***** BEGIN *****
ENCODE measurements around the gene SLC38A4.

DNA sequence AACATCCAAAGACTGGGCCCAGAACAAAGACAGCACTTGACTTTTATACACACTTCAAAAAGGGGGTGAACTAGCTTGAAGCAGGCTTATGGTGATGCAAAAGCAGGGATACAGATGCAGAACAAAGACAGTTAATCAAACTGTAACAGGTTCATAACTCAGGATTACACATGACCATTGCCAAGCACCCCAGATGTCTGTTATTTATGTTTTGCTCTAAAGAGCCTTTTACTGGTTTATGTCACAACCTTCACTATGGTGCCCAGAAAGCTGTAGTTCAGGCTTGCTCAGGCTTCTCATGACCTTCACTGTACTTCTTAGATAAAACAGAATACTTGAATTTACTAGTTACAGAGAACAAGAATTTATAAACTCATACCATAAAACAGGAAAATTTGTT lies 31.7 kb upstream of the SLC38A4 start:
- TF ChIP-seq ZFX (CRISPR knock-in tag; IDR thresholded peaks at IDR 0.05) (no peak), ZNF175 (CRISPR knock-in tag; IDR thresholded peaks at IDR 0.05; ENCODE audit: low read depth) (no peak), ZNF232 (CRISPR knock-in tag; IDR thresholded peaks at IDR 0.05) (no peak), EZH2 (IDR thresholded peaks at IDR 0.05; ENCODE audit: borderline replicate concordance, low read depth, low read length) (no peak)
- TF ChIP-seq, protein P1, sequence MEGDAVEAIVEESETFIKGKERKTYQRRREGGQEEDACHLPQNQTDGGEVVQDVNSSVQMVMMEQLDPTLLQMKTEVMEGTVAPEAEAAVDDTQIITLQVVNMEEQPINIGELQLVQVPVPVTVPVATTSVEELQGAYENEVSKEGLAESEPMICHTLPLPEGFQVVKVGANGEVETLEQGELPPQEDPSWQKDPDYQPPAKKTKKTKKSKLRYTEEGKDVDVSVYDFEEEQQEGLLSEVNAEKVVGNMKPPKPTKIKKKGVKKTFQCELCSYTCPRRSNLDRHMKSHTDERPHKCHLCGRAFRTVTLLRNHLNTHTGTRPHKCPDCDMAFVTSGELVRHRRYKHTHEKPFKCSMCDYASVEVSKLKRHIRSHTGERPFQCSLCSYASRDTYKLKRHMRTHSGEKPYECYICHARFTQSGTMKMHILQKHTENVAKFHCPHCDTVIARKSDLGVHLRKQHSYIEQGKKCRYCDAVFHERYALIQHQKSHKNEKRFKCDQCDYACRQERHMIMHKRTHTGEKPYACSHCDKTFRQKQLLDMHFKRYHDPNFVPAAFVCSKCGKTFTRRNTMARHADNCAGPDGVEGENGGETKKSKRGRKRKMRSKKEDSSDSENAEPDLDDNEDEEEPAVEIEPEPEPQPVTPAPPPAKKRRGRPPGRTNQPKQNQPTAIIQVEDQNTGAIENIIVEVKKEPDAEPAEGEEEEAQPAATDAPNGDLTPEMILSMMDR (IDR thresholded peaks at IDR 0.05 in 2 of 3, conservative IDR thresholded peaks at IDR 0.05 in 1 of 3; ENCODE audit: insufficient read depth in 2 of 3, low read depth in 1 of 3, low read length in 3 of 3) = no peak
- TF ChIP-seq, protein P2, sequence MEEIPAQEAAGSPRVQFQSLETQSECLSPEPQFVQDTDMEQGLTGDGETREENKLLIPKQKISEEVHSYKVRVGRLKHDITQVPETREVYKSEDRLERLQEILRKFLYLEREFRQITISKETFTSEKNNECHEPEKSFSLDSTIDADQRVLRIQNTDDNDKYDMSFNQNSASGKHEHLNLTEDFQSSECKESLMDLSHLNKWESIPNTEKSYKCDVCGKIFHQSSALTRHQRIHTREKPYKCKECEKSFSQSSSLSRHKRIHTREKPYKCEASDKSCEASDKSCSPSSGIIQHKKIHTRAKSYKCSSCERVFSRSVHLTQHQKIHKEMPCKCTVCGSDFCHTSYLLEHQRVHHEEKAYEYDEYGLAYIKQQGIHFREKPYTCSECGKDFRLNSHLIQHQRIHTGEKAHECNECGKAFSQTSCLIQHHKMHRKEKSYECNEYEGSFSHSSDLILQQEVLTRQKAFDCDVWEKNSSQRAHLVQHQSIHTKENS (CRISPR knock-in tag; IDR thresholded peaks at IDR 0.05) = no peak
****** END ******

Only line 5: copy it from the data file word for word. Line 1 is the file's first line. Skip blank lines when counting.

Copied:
- TF ChIP-seq, protein P2, sequence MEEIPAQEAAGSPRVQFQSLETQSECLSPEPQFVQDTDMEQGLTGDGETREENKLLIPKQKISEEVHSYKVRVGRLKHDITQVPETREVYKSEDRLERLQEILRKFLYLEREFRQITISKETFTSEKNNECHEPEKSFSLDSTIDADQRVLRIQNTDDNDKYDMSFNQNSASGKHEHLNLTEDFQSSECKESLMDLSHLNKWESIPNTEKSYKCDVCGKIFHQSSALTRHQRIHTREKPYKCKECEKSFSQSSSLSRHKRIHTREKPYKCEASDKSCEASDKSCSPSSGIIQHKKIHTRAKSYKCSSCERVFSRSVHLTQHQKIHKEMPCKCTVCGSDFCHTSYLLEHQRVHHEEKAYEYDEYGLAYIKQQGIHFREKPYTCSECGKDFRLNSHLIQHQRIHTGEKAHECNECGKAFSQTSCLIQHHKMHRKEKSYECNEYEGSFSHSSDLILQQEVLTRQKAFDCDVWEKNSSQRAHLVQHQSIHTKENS (CRISPR knock-in tag; IDR thresholded peaks at IDR 0.05) = no peak